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George Galloway Has Compared His Relationship With Farage To Churchill And Stalin

But he stopped short of saying which one he was.

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Former Labour and Respect MP George Galloway has likened his newfound relationship with UKIP leader Nigel Farage to that of Churchill and Stalin. But he didn't say which was which.

@jonainscough @CaVaaLLi @Nigel_Farage we are not pals. We are allies in one cause. Like Churchill and Stalin...

Galloway, who's running as a candidate in London's mayoral election, was a surprise guest last night at an anti-EU rally organised by Grassroots Out (GO), a campaign co-founded by Farage.

Ladies and Gents at @Grassroots_Out. Here's your special guest. It's @georgegalloway!

Estimates suggest that 1,500 people turned up to the Queen Elizabeth II conference centre in Westminster on Friday night for an anti-EU rally, only hours before the prime minister declared in Brussels that EU leaders had agreed to reforms of Britain's membership of the EU.

But what started off as a hugely positive event for GO, a Brexit campaign, didn't quite go to plan after Galloway was introduced to the stage as a special guest.

Farage introduced Galloway as “without doubt one of the greatest orators in this country, he is a towering figure on the left of British politics.”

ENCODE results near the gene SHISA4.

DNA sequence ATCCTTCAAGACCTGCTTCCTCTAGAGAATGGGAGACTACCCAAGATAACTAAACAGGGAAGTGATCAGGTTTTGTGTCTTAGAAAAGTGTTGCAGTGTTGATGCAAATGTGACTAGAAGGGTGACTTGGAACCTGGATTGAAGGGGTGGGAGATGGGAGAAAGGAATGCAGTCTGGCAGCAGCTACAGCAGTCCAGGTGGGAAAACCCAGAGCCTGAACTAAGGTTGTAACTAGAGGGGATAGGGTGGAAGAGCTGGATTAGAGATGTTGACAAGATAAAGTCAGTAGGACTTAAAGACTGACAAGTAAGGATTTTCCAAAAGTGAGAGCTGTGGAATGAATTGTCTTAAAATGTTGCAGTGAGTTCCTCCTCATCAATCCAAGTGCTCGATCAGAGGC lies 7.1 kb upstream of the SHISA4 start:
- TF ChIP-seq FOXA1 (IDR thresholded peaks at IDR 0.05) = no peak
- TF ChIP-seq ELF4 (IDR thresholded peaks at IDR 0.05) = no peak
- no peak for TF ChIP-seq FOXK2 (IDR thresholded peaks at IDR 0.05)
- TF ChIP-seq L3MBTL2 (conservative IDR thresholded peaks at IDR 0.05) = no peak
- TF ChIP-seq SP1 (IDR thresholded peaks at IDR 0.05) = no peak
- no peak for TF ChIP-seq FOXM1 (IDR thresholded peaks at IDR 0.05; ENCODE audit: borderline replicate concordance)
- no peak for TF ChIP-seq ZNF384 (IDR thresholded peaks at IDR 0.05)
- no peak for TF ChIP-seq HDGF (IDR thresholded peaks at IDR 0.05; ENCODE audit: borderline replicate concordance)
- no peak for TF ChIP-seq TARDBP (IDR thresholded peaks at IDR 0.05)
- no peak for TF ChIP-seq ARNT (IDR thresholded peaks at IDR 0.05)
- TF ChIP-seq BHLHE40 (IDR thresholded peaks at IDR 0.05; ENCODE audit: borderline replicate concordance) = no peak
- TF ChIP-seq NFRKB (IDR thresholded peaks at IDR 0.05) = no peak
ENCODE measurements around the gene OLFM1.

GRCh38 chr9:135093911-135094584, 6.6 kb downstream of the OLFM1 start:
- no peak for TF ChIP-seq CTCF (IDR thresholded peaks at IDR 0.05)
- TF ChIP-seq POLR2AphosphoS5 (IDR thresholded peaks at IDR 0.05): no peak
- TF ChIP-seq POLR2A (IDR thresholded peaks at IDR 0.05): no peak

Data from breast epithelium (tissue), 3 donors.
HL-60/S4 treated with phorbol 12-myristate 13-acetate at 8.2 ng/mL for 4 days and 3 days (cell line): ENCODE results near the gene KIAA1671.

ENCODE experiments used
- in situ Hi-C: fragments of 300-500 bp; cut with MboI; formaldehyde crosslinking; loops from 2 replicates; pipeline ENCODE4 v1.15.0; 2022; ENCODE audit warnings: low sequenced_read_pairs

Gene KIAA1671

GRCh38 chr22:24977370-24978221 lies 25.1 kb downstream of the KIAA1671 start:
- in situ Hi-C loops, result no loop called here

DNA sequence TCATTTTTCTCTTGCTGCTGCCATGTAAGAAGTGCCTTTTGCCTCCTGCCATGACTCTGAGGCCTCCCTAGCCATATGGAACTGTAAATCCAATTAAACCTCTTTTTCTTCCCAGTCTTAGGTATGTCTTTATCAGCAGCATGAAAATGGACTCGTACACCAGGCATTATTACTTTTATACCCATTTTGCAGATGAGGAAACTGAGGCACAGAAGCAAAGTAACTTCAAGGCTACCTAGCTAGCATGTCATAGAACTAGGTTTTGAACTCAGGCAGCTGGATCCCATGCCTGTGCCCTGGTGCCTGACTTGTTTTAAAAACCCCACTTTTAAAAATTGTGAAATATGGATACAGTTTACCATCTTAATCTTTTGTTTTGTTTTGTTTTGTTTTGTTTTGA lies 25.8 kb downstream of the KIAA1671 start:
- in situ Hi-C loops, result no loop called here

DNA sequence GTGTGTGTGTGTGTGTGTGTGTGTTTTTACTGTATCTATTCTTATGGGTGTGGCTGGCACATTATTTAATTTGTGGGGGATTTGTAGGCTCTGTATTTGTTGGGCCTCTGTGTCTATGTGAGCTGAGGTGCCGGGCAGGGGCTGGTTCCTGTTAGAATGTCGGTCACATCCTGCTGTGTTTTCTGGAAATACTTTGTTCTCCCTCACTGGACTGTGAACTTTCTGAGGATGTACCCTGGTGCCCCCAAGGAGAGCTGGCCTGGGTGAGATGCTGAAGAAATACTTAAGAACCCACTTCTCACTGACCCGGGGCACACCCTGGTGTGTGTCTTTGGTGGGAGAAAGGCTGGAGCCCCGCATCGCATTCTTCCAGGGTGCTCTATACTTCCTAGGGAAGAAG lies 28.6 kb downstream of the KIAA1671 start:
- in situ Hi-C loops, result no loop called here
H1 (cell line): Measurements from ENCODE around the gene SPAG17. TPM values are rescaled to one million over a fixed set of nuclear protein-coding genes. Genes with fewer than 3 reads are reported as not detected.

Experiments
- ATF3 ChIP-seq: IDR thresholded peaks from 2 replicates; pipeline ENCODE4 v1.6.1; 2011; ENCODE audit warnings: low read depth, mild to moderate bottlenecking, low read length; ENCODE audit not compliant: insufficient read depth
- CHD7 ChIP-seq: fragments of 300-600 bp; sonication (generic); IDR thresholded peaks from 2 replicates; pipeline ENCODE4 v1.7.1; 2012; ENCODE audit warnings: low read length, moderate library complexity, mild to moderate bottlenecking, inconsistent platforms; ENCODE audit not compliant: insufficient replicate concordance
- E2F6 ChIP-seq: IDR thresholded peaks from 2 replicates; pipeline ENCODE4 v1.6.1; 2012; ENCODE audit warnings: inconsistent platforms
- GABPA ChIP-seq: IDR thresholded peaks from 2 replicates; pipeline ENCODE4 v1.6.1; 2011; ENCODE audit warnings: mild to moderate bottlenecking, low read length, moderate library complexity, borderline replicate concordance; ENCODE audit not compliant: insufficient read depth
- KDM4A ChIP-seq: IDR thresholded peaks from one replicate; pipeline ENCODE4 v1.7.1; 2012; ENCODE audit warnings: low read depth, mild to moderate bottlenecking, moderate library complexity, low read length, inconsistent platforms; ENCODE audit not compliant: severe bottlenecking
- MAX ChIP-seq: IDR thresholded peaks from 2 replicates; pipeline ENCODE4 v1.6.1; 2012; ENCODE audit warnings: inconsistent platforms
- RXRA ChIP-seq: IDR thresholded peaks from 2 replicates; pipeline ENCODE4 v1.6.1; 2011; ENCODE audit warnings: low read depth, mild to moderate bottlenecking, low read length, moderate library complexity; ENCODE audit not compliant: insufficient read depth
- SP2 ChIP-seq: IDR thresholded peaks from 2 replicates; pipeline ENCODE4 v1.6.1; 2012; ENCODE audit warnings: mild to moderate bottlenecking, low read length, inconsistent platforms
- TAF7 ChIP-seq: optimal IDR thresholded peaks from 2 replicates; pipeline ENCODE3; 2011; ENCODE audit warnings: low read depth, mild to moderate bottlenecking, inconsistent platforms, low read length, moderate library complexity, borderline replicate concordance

But Galloway's involvement provoked a walkout among many attendees, according to The Telegraph.

Hundreds of people are leaving, all very angry. "It's a disgrace" says one man. Very annoyed about Galloway

Grassroots Out counts Labour and Conservative MPs among its supporters and it is officially backed by UKIP.

Campaigns need to appeal to as many people as possible to increase the chance that they will be named the official campaign.

While some have said Galloway's involvement will put people off, others have suggested Galloway was brought in to the campaign to appeal to a new audience that can't be reached by current members.

GO is one of a number of anti-EU campaigns hoping to be designated the official Out campaign by the Electoral Commission. This would give it access to state funds as well as a larger budget to spend of up to £7 million.

Farage's former chief of staff Raheem Kassam, who walked out because he "[does] not like George Galloway," said the UKIP leader told him that Galloway appealed to "certain parts of the British public that no UKIPer, Tory, or even Kate Hoey-esque Labourite can reach."

Kate Hoey, a Labour MP who backs GO appeared to agree with this assessment. "We need support from all wings of politics and none," she told BuzzFeed News.

"He reaches parts of the communities neither Labour or Tories can, just as in [1975] when [Tony] Benn shared platforms with [Enoch] Powell so we need to work with people we don't agree with on lots of issues."


Siraj Datoo is a political reporter for BuzzFeed News and is based in London.

Contact Siraj Datoo at siraj.datoo@buzzfeed.com.

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